White Bumps On Face

Important Note: Tinea versicolor may occur in pregnant women, but the condition is restored after the hormone levels are back to normal.

White Bumps on Face: Milia and 7 Other Causes

William Truswell, MD, is a board-certified facial plastic surgeon and otolaryngology (head and neck) surgeon. He is president of the American Board of Facial Plastic and Reconstructive Surgery and treats skin cancer patients as part of his practice.

Table of Contents
Table of Contents

Hard bumps on your face that won’t pop can be caused by many things. White bumps called milia are the most common cause, but hard bumps can also be from closed pores, cysts, keratoses, skin cancer, and more.

These white bumps can appear on your face under your eyes, on your cheek, forehead, chin, or nose. White bumps on the face become more common with age and during pregnancy.

This article looks at common and not-so-common causes of white bumps on the face and other areas of skin, how you can identify them, and how to get rid of them.

causes of white bumps on the face


Milia are white, raised, hard bumps that look like grains of sand trapped under the skin. While they are typically small (only about 1 to 2 millimeters in diameter), some can be larger.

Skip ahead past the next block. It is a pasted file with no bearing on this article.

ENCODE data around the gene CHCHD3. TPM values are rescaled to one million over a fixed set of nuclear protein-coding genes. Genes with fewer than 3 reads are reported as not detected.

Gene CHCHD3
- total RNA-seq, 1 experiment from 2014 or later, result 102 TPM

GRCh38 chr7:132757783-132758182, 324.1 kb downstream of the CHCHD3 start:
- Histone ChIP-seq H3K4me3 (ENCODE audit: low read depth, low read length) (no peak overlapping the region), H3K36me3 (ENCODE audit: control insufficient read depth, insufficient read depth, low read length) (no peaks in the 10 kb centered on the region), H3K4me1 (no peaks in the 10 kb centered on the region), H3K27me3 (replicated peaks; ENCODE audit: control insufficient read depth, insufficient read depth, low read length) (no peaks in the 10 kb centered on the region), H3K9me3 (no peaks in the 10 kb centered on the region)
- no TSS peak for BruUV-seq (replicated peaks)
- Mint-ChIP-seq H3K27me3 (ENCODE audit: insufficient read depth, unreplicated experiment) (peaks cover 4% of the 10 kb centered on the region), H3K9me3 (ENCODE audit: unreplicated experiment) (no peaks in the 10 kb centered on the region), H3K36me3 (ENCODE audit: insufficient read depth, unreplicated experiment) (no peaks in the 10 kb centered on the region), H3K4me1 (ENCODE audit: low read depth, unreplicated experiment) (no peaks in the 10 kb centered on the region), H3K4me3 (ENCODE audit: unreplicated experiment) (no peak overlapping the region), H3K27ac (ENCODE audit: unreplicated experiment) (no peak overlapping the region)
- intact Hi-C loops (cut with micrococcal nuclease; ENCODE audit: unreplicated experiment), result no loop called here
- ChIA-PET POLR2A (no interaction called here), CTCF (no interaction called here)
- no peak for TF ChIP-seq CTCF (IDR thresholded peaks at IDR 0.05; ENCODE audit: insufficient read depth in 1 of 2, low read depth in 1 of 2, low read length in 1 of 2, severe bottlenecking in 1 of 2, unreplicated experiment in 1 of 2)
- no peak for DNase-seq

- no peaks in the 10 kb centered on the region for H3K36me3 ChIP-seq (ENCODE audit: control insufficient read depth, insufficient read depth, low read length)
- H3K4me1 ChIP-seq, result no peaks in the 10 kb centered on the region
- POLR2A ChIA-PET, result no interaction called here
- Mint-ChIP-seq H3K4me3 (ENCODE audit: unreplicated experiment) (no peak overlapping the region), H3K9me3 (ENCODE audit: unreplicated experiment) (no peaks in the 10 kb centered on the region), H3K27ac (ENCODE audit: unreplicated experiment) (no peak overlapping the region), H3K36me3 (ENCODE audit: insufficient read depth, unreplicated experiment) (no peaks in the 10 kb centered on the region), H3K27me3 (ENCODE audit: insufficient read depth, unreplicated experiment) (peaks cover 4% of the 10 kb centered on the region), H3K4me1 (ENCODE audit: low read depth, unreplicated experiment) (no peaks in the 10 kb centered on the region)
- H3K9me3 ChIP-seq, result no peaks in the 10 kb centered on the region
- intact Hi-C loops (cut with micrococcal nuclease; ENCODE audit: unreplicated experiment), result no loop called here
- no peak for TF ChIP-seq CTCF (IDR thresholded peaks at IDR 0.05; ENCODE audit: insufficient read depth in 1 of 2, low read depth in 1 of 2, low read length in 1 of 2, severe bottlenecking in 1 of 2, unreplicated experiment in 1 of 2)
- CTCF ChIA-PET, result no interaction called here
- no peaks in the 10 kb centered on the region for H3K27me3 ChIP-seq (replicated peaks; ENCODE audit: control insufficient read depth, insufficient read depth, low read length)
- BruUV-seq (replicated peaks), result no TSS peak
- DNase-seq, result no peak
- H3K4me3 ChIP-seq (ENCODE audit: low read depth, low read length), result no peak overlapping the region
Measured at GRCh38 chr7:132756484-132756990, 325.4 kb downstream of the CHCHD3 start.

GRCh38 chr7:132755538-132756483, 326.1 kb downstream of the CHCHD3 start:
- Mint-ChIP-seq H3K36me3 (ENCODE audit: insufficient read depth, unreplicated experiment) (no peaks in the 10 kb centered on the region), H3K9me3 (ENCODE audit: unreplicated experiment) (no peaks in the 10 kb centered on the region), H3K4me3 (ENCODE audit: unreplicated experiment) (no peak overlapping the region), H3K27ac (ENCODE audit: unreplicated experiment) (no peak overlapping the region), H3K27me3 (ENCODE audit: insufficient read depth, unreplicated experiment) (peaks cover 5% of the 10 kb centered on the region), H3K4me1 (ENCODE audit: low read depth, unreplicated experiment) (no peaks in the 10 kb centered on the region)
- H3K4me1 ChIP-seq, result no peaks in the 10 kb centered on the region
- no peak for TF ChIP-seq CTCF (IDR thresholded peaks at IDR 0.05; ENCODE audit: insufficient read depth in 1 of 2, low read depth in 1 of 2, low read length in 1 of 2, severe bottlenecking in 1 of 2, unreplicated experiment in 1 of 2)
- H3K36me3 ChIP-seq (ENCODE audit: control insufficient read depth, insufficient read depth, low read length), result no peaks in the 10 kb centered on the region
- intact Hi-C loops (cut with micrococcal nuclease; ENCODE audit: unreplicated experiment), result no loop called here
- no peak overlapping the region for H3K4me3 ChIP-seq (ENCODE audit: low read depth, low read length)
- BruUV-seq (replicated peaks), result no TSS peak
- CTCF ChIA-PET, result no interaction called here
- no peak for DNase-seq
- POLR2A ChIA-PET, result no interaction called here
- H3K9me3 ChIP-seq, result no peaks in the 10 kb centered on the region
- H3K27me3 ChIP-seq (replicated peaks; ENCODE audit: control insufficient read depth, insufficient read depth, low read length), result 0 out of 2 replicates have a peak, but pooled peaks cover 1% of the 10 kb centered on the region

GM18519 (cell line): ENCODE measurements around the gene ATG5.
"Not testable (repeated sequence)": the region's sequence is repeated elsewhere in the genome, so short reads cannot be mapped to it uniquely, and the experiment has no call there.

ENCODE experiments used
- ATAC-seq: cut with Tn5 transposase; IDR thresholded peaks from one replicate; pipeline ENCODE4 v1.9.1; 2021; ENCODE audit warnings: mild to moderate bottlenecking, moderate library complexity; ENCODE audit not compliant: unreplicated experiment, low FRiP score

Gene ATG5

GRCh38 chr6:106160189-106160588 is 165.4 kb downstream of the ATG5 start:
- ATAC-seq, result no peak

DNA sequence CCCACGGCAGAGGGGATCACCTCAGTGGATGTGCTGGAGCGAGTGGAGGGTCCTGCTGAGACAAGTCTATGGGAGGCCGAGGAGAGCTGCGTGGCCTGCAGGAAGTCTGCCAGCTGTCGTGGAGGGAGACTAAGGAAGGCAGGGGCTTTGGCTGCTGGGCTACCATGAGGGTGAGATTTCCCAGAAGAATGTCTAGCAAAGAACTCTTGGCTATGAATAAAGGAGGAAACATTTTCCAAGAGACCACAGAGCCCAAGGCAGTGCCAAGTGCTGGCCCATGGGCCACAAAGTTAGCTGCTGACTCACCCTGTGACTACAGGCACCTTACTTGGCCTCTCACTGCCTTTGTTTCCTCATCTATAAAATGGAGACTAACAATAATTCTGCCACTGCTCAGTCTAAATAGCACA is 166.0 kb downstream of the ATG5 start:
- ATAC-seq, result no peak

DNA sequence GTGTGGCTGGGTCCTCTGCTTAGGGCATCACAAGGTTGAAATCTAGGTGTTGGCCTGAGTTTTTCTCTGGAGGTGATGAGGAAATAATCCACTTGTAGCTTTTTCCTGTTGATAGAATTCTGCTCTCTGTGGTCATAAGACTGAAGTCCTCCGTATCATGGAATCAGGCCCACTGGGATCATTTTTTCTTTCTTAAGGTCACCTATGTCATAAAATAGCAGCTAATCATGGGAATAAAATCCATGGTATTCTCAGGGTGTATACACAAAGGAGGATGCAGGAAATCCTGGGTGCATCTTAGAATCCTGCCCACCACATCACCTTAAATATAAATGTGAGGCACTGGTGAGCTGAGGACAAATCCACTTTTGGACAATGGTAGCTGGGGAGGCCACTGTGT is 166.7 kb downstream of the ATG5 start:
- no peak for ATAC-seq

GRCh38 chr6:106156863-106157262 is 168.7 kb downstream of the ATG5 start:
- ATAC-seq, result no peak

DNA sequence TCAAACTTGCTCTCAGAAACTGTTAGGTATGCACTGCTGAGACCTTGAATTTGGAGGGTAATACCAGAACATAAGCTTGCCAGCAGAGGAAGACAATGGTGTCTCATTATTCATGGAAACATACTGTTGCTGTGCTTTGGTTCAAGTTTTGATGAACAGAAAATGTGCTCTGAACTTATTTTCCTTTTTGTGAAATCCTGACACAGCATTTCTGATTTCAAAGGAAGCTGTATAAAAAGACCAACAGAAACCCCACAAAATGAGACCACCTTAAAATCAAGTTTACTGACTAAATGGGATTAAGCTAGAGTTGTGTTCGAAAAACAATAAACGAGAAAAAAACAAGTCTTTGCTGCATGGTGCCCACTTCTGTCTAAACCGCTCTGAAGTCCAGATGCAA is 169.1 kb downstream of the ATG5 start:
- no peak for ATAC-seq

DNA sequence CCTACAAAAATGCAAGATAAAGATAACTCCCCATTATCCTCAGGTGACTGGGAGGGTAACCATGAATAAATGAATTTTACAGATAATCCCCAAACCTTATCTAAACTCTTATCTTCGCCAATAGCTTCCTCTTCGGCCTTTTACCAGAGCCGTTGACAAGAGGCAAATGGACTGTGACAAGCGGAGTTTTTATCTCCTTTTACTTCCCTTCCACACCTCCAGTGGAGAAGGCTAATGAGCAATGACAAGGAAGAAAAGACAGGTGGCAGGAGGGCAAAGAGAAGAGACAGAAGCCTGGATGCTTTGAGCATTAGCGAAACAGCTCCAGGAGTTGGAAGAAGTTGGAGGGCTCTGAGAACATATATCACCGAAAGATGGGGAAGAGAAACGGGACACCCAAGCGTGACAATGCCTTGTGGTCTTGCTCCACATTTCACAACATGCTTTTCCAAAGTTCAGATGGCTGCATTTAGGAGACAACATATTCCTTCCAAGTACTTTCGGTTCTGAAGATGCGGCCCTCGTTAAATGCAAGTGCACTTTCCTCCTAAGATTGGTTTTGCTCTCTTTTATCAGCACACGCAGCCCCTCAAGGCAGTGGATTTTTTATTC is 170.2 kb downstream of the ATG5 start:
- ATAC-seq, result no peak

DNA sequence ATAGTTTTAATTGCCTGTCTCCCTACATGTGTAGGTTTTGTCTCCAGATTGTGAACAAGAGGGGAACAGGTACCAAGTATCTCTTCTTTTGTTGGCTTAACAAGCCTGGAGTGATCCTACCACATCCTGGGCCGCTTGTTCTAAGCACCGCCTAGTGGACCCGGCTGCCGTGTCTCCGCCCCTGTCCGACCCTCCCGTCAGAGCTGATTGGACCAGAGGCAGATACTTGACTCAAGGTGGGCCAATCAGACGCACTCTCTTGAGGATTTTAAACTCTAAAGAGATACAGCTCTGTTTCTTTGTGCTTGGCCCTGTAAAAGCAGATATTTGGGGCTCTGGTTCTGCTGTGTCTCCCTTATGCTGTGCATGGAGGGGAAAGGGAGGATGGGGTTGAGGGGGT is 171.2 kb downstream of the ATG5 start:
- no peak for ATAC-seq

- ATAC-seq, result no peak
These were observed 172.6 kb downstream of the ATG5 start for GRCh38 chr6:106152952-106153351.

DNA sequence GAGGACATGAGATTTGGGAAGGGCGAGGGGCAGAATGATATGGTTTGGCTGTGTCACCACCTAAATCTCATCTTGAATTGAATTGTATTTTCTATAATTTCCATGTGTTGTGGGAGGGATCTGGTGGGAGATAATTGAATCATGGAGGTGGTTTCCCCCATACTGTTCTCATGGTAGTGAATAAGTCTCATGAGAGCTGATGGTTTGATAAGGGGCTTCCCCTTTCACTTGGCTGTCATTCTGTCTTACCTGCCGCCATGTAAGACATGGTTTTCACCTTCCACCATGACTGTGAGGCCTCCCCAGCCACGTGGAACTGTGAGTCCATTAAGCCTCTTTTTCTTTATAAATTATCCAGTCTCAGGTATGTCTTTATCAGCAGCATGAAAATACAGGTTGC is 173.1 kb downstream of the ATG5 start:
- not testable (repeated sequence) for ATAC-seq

Milia can appear anywhere on the face, but are most common around the eyes and on the cheeks, nose, and forehead.


These bumps develop when a plug of oil and dead skin cells filled with keratin (the protein that makes up your skin, hair, and nails) becomes trapped just beneath the skin’s surface. The white bump you see is this plug showing through a thin layer of skin.

Milia are incredibly common. If you have a small white bump on the face, there’s a good chance it’s a milium (the singular term for milia).

Luckily, milia are completely harmless.

How to Get Rid of Milia

Milia often resolve on their own and there is no medical reason to treat milia. Don’t try to extract them at home, but you can help speed up their disappearance.

One recommended at-home regimen for clearing up milia is to give yourself an at-home facial. Start by washing your face with a gentle soap. Rinse well then pat your face dry. Next, steam your face for 5 to 8 minutes then rinse with lukewarm water.